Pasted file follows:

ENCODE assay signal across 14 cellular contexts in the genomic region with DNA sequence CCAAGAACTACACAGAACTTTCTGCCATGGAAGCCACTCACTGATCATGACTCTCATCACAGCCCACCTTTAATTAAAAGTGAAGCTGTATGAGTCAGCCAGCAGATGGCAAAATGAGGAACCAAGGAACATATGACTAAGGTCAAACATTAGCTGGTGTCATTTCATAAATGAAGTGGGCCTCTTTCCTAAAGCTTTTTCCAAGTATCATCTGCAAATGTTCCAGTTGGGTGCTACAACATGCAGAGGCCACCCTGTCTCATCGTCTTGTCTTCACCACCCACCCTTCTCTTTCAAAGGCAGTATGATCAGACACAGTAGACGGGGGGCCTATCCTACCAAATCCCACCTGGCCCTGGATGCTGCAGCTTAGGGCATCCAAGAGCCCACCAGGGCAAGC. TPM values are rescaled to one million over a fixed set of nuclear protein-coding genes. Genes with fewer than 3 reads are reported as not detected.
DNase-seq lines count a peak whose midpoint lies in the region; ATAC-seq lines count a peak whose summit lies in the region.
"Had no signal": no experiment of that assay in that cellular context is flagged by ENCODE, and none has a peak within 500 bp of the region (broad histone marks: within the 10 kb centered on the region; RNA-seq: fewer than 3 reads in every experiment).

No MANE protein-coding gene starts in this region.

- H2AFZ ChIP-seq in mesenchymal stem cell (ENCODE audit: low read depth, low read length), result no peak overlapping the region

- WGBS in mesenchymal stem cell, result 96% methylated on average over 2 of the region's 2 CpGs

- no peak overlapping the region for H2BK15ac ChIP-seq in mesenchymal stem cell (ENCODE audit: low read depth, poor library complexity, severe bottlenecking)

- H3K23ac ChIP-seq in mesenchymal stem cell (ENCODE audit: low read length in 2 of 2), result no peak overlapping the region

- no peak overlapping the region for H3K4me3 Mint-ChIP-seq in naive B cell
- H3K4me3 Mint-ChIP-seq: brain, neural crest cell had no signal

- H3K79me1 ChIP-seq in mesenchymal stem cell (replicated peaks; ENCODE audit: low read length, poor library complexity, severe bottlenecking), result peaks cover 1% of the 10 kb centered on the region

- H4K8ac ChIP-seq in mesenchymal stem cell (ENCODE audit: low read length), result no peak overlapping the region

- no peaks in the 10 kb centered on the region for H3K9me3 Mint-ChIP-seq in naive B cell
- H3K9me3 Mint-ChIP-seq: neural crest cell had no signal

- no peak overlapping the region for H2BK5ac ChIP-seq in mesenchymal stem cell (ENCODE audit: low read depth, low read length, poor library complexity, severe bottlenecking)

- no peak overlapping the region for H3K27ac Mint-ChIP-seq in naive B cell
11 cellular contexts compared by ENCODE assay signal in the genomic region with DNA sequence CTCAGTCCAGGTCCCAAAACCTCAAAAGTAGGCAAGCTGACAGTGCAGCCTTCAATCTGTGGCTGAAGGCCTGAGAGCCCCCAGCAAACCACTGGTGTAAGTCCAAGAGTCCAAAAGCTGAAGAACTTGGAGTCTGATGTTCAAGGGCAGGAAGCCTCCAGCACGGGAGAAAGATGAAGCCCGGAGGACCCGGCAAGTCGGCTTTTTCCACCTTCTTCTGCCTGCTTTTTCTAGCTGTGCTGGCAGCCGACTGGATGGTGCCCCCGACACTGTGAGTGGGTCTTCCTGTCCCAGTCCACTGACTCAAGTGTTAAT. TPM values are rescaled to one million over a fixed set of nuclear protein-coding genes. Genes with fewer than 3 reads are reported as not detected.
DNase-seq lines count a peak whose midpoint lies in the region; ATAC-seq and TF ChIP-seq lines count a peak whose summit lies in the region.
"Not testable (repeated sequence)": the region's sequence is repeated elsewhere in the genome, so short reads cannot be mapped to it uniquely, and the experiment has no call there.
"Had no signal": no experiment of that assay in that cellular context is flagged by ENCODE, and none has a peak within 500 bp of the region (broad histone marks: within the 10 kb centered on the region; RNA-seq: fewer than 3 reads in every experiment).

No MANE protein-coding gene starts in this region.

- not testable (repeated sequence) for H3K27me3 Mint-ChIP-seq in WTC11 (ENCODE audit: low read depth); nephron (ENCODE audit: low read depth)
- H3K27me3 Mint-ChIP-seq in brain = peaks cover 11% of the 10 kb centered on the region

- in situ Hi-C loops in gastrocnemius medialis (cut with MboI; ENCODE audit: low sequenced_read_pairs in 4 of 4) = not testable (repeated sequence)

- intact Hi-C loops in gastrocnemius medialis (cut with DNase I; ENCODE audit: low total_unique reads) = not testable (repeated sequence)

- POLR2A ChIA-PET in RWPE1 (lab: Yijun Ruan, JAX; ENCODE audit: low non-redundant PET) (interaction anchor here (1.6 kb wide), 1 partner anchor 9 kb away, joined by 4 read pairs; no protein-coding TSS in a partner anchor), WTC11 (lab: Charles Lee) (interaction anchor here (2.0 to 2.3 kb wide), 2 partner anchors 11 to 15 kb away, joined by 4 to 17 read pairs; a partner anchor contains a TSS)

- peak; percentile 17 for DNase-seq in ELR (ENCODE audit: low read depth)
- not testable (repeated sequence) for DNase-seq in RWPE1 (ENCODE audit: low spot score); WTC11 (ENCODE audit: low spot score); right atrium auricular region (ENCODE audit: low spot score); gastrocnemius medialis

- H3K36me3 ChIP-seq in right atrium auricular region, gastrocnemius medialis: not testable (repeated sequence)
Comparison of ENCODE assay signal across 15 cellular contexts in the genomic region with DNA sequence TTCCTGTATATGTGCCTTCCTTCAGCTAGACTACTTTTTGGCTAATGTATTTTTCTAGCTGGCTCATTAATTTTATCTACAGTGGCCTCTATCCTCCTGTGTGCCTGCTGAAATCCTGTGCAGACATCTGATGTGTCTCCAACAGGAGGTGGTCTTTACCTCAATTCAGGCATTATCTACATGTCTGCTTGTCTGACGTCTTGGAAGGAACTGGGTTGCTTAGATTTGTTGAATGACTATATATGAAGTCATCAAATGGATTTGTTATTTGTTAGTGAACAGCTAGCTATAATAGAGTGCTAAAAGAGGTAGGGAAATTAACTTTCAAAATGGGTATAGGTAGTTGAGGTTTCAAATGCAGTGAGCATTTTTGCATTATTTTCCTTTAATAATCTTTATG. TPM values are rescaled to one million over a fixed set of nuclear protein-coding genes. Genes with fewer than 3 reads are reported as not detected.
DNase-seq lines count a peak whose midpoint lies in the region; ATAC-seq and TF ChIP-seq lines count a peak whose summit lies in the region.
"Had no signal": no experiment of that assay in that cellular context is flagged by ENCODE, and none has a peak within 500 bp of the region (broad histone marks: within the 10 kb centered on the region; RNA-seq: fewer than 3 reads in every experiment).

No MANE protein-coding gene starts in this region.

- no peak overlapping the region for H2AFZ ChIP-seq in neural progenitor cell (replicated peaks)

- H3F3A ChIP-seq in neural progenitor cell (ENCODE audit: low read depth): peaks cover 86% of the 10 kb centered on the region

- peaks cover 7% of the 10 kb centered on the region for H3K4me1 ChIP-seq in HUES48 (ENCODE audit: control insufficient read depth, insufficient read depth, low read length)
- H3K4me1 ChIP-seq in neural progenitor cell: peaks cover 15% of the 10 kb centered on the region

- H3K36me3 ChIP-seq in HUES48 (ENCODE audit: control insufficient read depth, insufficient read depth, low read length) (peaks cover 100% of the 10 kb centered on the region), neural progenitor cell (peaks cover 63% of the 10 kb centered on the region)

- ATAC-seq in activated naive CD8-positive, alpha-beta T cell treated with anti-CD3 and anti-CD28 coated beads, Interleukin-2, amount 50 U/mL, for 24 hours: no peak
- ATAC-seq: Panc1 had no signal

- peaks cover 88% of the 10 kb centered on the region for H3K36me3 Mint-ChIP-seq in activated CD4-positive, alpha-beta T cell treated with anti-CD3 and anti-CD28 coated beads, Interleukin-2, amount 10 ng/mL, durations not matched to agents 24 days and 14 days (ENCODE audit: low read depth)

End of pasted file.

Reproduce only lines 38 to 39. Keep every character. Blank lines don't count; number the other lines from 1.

- H3K36me3 ChIP-seq in HUES48 (ENCODE audit: control insufficient read depth, insufficient read depth, low read length) (peaks cover 100% of the 10 kb centered on the region), neural progenitor cell (peaks cover 63% of the 10 kb centered on the region)

- ATAC-seq in activated naive CD8-positive, alpha-beta T cell treated with anti-CD3 and anti-CD28 coated beads, Interleukin-2, amount 50 U/mL, for 24 hours: no peak